The October 2012 fungal meningitis outbreak at a Framingham, Massachusetts sterile compounding pharmacy has triggered a focus by the Federal Food and Drug Administration (FDA) on sterile compounding pharmacies that do not comply with federal and state regulatory requirements. In recent FDA enforcement actions, inspectors identified dozens of dangerous safety violations at 30 specialized pharmacies, and expressed resolve to “take aggressive action” against compounding pharmacies. (1)
Following on the heels of increasing FDA enforcement, state regulators across the country are focusing enforcement efforts on sterile compounding pharmacies as well. Although the fungal meningitis outbreak in Framingham related to safety problems, state compliance concerns extend beyond tainted medications to a wide range of other compliance issues affecting sterile compounding pharmacies, including Medicare and other FDA requirements.
On May 15, the introduction of the Pharmaceutical Compounding Quality and Accountability Act (PCQA) served as the most recent example of the expanded focus on sterile compounding pharmacies. The PCQA clarifies the oversight responsibilities of state and federal authorities for compounding pharmaceuticals. Under the PCQA, the FDA would be given regulatory oversight over “compounding manufacturers” –entities that make sterile products with a prescription and sell them across state lines, while states would have oversight over traditional compounding pharmacies. The PCQA would require compounding manufacturers to register with the FDA, report serious adverse events, and comply with quality standards. Other proposals by lawmakers have called for a similar expansion of regulatory powers for the FDA over compounding pharmacies. (2)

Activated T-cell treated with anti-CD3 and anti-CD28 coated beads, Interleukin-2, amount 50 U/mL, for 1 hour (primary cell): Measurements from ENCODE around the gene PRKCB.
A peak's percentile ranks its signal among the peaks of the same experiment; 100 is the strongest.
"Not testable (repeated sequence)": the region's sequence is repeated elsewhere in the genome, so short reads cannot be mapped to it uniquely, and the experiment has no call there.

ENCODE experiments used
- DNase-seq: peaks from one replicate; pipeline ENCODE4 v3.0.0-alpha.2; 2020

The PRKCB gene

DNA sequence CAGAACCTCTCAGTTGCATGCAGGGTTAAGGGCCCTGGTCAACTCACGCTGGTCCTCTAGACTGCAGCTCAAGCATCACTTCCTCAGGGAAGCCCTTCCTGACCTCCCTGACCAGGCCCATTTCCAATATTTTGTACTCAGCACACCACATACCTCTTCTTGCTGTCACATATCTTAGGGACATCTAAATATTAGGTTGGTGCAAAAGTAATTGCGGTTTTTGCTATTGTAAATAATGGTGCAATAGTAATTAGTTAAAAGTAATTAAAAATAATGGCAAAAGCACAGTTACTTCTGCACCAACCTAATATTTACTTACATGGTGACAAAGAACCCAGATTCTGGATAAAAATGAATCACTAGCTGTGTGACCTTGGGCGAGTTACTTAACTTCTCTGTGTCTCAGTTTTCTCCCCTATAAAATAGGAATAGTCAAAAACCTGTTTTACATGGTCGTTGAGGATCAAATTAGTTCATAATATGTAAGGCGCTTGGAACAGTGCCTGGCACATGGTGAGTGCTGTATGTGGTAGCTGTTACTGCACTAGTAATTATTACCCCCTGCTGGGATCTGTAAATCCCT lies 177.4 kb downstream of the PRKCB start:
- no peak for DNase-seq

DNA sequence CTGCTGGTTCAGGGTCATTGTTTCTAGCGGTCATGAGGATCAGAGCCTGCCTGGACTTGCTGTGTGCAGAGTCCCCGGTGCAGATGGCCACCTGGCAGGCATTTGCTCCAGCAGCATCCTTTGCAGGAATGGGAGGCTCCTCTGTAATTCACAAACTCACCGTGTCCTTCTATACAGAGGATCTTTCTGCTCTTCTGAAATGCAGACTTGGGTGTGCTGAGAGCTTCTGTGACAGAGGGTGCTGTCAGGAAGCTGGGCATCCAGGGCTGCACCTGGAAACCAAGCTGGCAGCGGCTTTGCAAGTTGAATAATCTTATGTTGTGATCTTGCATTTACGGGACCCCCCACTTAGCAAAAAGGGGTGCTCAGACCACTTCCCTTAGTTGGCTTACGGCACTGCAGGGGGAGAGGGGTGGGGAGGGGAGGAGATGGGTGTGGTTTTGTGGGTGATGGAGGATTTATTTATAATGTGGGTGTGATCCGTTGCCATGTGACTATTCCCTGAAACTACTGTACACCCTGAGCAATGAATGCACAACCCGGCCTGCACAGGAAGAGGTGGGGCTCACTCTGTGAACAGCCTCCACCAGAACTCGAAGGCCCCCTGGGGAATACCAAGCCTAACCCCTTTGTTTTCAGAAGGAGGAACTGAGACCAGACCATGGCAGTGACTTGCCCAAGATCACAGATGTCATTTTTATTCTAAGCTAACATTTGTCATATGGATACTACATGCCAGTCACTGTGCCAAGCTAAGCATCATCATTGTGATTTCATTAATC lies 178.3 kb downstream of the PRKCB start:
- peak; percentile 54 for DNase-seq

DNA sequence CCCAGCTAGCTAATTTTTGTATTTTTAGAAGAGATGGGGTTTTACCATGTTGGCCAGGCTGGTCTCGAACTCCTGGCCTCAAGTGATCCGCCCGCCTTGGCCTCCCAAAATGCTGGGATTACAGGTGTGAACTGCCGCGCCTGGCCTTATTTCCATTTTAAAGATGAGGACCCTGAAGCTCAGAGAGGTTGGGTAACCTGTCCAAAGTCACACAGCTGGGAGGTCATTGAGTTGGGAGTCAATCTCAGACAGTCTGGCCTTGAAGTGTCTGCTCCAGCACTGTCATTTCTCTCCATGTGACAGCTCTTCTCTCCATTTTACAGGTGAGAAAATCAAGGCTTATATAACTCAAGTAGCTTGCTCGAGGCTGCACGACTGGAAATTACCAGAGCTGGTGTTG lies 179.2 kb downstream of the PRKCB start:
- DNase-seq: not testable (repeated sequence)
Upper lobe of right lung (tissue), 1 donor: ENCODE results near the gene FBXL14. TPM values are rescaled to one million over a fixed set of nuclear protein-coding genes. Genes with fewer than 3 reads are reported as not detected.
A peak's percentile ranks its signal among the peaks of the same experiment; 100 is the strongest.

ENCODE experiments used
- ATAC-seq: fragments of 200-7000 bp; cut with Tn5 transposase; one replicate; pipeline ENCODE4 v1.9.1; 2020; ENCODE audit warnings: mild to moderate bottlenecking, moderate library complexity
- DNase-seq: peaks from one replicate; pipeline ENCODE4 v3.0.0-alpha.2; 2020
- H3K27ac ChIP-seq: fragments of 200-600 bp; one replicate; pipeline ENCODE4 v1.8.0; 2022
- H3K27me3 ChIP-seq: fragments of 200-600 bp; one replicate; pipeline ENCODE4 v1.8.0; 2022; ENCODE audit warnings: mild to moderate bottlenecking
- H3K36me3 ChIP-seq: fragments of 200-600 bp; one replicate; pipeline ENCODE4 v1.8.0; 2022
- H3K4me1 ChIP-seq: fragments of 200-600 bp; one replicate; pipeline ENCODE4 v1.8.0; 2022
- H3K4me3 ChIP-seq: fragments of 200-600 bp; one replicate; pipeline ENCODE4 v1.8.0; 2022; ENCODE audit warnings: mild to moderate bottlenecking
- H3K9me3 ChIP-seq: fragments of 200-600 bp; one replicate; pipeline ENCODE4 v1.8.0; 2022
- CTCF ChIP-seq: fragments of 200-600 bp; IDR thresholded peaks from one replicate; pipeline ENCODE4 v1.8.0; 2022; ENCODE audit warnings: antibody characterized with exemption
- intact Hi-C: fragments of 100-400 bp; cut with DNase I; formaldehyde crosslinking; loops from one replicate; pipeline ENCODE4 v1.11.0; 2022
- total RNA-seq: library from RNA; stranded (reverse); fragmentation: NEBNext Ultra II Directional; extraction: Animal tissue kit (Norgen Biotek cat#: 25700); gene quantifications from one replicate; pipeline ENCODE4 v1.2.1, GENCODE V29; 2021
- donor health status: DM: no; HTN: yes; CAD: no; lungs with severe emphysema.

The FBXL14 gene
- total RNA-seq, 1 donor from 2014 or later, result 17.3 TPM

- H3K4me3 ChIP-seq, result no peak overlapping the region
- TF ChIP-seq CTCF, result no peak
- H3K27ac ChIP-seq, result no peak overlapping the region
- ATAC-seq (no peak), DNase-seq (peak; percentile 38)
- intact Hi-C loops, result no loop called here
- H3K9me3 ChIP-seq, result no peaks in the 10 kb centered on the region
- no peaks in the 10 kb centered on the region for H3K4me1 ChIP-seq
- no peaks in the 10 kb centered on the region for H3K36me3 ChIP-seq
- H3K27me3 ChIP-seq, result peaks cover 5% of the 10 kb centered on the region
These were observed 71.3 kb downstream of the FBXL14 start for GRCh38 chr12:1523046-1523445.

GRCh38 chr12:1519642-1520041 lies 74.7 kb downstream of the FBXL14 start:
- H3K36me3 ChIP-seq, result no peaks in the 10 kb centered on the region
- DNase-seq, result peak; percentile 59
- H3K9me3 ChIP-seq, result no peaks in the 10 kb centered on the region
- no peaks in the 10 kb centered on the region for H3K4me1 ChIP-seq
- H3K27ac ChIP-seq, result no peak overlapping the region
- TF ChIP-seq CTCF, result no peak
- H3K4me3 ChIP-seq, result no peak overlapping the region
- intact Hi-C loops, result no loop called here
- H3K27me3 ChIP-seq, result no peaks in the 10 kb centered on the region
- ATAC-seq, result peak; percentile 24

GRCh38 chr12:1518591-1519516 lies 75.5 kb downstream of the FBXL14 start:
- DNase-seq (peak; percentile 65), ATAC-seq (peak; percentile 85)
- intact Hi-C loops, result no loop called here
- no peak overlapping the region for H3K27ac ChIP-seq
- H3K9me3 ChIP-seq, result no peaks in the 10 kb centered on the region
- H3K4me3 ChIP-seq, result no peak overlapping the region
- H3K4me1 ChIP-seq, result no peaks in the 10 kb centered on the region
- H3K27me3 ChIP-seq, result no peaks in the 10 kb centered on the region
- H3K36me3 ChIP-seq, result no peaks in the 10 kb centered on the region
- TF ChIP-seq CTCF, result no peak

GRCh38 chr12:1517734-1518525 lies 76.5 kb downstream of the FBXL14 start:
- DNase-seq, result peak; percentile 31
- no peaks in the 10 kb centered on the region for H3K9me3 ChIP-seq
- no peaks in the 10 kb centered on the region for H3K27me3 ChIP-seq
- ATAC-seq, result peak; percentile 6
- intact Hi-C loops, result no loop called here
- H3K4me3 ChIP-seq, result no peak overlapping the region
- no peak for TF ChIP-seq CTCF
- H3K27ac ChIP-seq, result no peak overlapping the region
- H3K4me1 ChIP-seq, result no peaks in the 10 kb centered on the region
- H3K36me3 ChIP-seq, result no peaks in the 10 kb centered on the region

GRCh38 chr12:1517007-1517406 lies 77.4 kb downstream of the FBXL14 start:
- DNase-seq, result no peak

In addition to the PCQA requirements, state compounding pharmacies need to be mindful of state regulatory priorities. For California pharmacies, the Pharmacy Board of California is paying greater attention to compliance with its own regulations governing sterile compounding. One of the most frequently cited deficiencies during Board inspections, for example, is written policy and procedure manuals that are not current and precise or that fail to explain in detail the processes used to compound sterile drugs. Other deficiencies include the failure to determine the risk level of sterile products being compounded, the failure to verify sterilization techniques, failing to document personnel training, and failing to establish “Beyond Use Dates” (BUD) for sterile products.
Compliance with compounding requirements also has serious implications for Medicare providers utilizing compounded drugs in their practice. Currently, Medicare Part B will pay for compounded drugs that meet the criteria for coverage. However, the Centers for Medicare and Medicaid Services (CMS) has taken an aggressive position in recent years to prevent fraud, enforcing the False Claims Act against providers and pharmacies found submitting false or fraudulent claims related to compounded drugs.
Amid the heightened scrutiny and changing landscape of government enforcement, it is important for pharmacies to review their compliance plans for potential exposure to liability. Compounding pharmacies would be well advised to increase their compliance efforts to ensure that they are managing evolving risks effectively and working proactively to prevent problems that may trigger government audits and investigations.
Farooq Mir is an associate with Nelson Hardiman and works with California Pharmacies on Compliance with state and federal regulations. For further information, please contact him at firstname.lastname@example.org.
(2)The Verifying Authority and Legality in Drug (VALID) Compounding Act, introduced by Congressman Edward Markey on May 23, 2013 as H.R. 2186, for example, proposes FDA regulation of both sterile and non-sterile products produced by compounding pharmacies.